High resolution seismic study of the Holocene infill of the Elkhorn Slough, central California

Ana García-García, Matthew D. Levey, Elizabeth B. Watson

Research output: Contribution to journalArticlepeer-review

8 Scopus citations


The seismic analysis of the sedimentary infill of the Elkhorn Slough, central California, reveals a succession of three main seismic units: U1, U2, U3, with their correspondent discontinuities d2, d3. These units are deposited over a paleorelief representing the channel location at least 8k years ago. The location of that paleochannel has not changed with time, but the geometry of the infilling sedimentary packages has done so through the years. Discontinuities d2 and d3 show a relic island or relative high in the center of the Slough that separated the sedimentation into two main small basins at least 3k years ago. There is evidence of erosion in the last two sedimentary units showing that the present erosive pattern began decades ago at minimum. We have correlated radiocarbon data of selected cores with the high resolution chirp profiles and reconstructed the infill for the Elkhorn Slough.In the most recent unit, the occurrence of numerous lateral accretion surfaces on both ends of the main channel is discussed within their environmental setting, tidal currents and the net ebb flux of the area. We have interpreted the presence of gas in the sediments of the slough, with a gas front located at the tops of units 2 and 3, which are discontinuities that reflect an effective seal for the gas. Our data shows no obvious evidence for seepage, although the shallow presence of some of the fronts points out the fragility of the environment in the present erosive conditions.

Original languageEnglish (US)
Pages (from-to)108-118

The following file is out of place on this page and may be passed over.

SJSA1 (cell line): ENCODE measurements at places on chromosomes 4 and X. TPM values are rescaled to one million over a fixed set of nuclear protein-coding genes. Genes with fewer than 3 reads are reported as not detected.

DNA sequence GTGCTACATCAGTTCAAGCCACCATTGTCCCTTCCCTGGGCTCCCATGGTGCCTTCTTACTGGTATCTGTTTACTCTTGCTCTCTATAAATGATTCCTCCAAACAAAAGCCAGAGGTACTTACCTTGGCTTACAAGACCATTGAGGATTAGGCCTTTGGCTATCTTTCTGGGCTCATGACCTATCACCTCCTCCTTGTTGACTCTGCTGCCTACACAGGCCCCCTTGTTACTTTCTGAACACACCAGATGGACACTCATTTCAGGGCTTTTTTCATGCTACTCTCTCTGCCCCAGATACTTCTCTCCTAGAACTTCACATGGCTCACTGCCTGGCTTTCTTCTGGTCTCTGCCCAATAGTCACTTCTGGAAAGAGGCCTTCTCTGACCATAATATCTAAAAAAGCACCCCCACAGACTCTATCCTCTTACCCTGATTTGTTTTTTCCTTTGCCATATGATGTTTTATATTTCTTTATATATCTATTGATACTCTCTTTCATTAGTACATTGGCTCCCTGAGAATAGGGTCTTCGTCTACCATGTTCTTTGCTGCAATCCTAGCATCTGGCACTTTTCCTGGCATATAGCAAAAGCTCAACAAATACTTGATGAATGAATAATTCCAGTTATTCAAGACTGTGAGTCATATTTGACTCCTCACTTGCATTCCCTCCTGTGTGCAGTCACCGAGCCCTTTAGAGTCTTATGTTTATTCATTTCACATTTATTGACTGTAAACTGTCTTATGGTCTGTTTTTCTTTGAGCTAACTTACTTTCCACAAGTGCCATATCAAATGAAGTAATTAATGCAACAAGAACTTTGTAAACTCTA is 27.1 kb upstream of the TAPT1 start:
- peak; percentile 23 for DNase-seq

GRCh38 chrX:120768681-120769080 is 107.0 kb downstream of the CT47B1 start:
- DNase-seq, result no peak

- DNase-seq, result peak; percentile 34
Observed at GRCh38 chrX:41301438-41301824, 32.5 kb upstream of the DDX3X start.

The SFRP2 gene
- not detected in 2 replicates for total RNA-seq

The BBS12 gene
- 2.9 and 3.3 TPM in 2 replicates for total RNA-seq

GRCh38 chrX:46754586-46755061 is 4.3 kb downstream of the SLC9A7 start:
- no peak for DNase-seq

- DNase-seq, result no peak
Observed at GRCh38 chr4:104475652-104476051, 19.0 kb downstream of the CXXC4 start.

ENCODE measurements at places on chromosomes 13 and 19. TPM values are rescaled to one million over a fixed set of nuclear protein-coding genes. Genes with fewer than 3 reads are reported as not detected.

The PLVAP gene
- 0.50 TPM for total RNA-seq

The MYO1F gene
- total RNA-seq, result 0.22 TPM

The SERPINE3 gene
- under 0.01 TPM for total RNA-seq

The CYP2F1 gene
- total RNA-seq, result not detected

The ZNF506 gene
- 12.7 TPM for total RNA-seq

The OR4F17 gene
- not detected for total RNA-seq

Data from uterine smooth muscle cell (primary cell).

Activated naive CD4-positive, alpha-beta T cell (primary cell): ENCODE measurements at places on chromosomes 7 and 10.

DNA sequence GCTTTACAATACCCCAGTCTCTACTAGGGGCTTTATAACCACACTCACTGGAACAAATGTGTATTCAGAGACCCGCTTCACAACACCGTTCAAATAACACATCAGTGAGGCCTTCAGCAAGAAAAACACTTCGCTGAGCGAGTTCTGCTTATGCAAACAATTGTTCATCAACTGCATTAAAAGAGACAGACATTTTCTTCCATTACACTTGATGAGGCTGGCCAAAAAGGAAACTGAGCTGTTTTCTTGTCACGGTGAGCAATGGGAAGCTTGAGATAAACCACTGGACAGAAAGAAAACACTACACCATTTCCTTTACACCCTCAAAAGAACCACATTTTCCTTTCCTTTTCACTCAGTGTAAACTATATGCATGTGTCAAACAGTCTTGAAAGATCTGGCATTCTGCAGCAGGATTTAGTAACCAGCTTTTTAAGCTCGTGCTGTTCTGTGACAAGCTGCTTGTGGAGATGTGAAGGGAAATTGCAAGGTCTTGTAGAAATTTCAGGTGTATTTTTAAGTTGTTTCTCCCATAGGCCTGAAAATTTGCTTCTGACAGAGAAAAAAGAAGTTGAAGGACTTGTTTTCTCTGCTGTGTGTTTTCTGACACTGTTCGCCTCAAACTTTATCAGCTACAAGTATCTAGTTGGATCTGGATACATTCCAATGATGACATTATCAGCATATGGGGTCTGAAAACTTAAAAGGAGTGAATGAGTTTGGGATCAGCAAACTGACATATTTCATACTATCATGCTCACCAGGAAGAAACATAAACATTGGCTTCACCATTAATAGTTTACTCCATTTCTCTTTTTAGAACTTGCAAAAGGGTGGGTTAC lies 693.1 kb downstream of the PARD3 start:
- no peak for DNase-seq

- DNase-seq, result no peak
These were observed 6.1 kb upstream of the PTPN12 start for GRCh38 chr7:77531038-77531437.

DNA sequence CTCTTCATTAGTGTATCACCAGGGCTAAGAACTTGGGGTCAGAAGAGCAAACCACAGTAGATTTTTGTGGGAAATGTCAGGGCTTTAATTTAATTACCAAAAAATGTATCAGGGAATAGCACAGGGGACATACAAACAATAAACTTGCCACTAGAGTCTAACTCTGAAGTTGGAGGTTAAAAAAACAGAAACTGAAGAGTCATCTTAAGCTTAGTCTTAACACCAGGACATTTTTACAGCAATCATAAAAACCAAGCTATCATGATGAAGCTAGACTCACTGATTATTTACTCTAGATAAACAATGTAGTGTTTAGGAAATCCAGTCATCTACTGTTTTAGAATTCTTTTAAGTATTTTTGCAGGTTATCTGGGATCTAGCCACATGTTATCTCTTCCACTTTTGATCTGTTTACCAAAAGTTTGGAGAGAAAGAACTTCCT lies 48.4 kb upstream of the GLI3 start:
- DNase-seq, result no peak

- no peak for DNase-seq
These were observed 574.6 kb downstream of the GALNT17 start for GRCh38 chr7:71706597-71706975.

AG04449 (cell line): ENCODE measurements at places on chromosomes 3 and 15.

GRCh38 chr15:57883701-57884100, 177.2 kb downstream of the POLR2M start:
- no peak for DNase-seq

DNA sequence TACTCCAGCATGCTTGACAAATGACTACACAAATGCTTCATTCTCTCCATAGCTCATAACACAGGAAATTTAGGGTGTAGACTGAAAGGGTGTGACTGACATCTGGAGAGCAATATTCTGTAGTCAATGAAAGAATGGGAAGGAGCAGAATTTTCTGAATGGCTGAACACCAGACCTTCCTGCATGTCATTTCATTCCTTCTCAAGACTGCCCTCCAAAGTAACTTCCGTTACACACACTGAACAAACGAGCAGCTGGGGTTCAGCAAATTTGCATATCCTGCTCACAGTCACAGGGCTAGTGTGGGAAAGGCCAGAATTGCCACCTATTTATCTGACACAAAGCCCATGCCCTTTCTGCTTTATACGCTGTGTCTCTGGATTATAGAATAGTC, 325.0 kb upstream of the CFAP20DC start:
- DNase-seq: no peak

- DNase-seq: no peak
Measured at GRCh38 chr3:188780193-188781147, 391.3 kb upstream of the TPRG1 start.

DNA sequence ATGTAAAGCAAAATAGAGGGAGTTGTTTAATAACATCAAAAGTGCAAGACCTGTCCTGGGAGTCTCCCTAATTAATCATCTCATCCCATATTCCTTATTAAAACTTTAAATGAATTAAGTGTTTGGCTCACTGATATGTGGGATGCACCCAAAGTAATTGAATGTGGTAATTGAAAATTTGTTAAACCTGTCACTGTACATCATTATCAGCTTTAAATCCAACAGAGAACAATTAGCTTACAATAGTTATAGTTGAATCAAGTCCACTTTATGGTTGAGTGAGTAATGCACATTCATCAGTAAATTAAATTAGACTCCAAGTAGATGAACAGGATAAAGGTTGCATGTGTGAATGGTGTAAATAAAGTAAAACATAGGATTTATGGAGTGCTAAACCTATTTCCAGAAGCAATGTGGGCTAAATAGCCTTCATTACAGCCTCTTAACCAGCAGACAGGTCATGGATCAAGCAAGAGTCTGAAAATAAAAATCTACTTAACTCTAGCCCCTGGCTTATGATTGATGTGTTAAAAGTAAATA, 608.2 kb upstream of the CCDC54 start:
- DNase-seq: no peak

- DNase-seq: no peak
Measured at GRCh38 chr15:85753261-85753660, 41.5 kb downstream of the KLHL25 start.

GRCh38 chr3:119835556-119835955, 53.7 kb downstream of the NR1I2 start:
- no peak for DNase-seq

Number of pages11
JournalContinental Shelf Research
StatePublished - Mar 1 2013

Bibliographical note

Funding Information:
The authors wish to thank the SeaFloor Mapping Lab at CSUMB for use of their Edgetech CHIRP profiler, Captain Ron Eby for his time and skillful handling of the acquisition vessel, Geoff Shipton of Triton Imaging for his assistance during acquisition and interpretation of CHIRP data, and Triton Imaging for donating their excellent seismic acquisition and interpretation software. We also wish to thank the staff of the Elkhorn Slough Foundation for their assistance and use of equipment. We would like to also thank the reviewers Mr. Maher and editor Mr. Jonathan Sharples, whose suggestions and comments improved the earlier version of the manuscript. Funding and support for this project was provided by CICEET, the Cooperative Institute for Coastal and Estuarine Environmental Technology. A partnership of the National Oceanic and Atmospheric Administration and the University of New Hampshire, CICEET develops tools for clean water and healthy coasts nationwide. Partial support was also provided by Fugro Geoconsulting Inc. We want to thank Dr. Gary Hampsom for his insight regarding lateral accretion surfaces and point and counter point bars, and Dr. Gary Greene for clarification on the geological background. We also thank Dr. Ivano Aiello at Moss Landing Marine Laboratories for early discussions on the manuscript.

Copyright 2013 Elsevier B.V., All rights reserved.


  • California
  • Elkhorn Slough
  • High-resolution seismic analysis
  • Holocene
  • Marine transgression

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